He also commended the new Commissioner for accepting this post, as it had the potential to jeopardise his career if he did not manage to resolve the backlog. This entity had been an embarrassment to South Africa for years.
Mr Ollis also welcomed the newly appointed heads of management. A while ago an Advisory Board had advised the Members of Parliament as to what they should consider when reviewing APPs, and one was to check that targets were quantifiable and time-bound, so that it would not be difficult for the Auditor-General to pick up fraud. Many APPs of the past were either too easy or had not specified a date, so no accountability attached. He now questioned slide 19, which related to breaches of internal controls and asked if anyone within the CF was held accountable for misconduct and consequently dismissed.
Mr Ollis thought that slide 15 looked promising with a target of “100% of authorised claims to be paid within five working days”, but the key word that would insinuate delay was “authorised”. The process preceding the authorisation had taken excessive time, even up to decades. That may not be the fault of new management but he cautioned that it should have targets to make sure that the process prior to claims receiving authorisation or rejection was conducted more promptly and effectively.
Mr Ollis also commented on slide 20. The annual and quarterly targets were to have 85% of received compensation claims benefits finalised by 31 December 2016. Slide 23 noted that 85% of registered compensation on claims should be adjudicated with sixty working days. These targets had inconsistencies: one looked to the whole financial year, the other to 60 days. This would be highlighted by AGSA. The Committee wanted to know how long it would take for a person to claim, and what was the average time taken over the period. To have a figure of 85% suggested that part of the workload would not be completed in the year. There should not be gaps in targets.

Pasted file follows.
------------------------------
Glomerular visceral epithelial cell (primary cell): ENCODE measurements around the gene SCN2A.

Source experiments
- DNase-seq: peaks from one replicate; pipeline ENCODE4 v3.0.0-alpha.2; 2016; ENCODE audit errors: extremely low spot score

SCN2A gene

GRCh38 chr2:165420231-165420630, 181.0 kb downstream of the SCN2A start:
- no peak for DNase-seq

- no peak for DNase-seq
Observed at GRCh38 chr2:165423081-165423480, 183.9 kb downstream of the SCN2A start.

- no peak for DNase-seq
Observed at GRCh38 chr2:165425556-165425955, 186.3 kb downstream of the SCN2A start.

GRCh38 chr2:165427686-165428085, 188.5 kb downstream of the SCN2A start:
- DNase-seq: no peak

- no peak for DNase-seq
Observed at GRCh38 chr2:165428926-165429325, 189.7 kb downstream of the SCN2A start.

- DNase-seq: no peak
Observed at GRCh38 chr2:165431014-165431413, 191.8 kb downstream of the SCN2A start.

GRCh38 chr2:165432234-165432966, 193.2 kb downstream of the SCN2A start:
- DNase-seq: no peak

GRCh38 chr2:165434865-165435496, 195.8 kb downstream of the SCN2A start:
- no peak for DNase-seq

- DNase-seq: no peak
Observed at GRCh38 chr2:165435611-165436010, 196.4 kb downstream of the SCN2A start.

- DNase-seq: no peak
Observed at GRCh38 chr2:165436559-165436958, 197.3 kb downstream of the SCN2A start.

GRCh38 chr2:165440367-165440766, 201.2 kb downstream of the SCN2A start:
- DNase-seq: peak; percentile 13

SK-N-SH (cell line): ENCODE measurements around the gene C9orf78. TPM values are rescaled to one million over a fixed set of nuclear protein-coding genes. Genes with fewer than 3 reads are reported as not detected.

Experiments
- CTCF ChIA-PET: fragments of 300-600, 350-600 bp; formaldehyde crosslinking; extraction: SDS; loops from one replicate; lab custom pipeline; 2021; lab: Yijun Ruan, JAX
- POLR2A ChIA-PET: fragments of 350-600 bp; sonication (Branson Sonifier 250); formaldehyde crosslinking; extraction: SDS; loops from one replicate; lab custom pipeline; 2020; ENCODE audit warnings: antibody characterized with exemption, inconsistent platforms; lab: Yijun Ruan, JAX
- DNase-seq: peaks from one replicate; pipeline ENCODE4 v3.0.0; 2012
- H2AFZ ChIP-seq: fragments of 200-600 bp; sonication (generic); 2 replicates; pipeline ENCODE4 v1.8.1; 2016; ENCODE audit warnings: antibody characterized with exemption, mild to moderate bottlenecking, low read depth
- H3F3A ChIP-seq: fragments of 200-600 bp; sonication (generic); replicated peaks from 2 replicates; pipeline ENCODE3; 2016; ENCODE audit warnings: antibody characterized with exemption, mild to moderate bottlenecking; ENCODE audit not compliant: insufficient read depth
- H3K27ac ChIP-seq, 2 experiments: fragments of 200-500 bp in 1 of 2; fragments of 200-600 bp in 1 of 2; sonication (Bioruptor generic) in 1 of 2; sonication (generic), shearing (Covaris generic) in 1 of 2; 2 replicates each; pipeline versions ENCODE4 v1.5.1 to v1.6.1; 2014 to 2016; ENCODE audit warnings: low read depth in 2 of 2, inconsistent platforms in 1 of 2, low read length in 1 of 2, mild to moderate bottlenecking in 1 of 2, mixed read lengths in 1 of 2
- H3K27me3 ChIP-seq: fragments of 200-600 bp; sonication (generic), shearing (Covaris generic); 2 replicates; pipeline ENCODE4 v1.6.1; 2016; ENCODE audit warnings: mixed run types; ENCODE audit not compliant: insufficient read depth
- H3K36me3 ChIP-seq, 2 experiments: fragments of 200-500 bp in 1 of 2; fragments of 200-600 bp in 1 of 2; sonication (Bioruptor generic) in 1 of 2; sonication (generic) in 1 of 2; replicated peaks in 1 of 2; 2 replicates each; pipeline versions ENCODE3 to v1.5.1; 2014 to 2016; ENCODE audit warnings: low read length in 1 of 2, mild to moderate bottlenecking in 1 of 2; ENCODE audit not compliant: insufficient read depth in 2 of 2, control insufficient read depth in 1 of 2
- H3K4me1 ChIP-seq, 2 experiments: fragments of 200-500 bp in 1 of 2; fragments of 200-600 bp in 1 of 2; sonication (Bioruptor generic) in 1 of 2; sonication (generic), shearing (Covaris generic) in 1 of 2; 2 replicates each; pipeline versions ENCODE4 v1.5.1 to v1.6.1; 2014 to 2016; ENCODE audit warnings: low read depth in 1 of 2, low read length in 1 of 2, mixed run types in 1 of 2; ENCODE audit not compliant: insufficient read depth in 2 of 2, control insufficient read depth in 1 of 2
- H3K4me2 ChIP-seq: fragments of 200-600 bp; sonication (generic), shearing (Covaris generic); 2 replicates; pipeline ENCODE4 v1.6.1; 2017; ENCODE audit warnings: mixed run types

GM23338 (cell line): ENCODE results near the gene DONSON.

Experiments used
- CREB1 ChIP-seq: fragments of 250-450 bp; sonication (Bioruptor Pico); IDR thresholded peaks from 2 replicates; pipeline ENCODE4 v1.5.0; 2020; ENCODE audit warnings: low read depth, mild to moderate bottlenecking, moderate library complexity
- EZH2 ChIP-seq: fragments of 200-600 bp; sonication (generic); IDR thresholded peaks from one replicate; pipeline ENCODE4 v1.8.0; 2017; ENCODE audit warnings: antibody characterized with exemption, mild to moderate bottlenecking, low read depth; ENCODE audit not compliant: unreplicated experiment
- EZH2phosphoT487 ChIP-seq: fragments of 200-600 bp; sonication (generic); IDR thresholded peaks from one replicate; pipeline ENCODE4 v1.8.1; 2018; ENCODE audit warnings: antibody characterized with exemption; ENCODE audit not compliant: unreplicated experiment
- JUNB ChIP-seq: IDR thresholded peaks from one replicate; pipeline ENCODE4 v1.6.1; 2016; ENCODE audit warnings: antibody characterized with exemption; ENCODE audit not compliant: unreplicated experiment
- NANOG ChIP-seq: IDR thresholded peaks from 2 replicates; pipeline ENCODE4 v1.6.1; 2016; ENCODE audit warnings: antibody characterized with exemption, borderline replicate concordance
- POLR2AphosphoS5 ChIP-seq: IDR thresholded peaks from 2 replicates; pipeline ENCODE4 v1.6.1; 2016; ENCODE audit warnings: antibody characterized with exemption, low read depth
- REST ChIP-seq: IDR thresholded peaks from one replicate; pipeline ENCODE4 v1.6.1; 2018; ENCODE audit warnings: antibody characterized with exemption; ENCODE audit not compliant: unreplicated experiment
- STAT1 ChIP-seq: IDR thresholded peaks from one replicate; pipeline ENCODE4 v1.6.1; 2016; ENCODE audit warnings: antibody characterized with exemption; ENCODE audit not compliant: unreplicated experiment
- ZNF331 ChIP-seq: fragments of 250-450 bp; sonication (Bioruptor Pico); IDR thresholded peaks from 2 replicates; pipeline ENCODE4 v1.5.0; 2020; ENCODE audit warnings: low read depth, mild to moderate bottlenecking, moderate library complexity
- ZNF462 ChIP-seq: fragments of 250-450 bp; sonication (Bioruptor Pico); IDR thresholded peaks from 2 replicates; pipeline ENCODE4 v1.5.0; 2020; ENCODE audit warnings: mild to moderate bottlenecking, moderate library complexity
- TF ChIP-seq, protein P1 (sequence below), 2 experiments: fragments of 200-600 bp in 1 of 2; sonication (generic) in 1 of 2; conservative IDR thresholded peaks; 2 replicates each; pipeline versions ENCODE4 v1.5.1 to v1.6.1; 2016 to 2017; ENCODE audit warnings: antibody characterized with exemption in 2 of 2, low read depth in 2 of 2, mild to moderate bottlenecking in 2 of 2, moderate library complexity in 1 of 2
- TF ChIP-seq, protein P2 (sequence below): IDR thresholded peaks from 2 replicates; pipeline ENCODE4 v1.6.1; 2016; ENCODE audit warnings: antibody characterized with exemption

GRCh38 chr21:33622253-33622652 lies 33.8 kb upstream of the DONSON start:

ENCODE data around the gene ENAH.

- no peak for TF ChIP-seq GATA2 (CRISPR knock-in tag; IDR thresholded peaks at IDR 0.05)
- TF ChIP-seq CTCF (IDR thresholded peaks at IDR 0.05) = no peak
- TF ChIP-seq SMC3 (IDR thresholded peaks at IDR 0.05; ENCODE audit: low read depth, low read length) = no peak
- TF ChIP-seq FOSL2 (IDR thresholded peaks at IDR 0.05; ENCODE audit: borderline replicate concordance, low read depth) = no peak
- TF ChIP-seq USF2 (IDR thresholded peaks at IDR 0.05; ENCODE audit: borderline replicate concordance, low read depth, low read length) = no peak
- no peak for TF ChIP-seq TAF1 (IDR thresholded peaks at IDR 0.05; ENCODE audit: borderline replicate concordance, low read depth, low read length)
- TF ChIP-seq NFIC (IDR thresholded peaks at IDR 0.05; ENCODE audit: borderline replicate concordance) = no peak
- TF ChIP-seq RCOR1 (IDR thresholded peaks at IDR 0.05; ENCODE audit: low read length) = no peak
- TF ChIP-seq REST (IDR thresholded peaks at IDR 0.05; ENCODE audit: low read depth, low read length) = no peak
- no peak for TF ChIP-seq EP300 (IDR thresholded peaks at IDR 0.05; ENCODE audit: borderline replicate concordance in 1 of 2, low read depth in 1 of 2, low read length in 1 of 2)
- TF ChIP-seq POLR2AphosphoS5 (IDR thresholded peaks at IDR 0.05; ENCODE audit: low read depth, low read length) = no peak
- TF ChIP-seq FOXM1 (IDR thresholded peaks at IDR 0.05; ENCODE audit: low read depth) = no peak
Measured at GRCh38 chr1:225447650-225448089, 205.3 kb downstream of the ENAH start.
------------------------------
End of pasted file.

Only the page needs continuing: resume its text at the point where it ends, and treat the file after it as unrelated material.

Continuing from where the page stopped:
Mr Ollis was concerned about the MTEF Budget 2016-17 on slide 24. The compensation claims were expected to grow by 1%, but the administrative expenditure was expected to have grown by 25% and Revenue by 63%. This would be worrying if this was a business. It was not – it was a government entity and it seemed that it was intentionally planning not to have an increase in people claiming. There was 3% estimated growth for compensation benefits; divided as 1% increase for compensation claims and 3% increase for the medical claims. Even if the costs of medical benefits should increase beyond inflation, it would make better sense than a 1% increase. The administrative costs were cited as a 25% increase, which implies that the entity was willing to spend the funds available on itself as opposed to increasing payouts for claims.
He was also worried and queried why the payouts had not been about the same from year to year. The increase for the medical claims was increased by 15%. There was also great disparity between the figures cited as payouts by the entity from its own report, compared to the research report from the DoL.
He noted that there had been a problem with software, and noted that it was said that the implementation of the former software was successful in some areas of the country, but not in others, implying that the overall implementation was unsuccessful. In places that had not had the software, an employee would manually compile documents and take them through to another branch, risking the loss of the manual documentation. He asked what was now in place to prevent errors.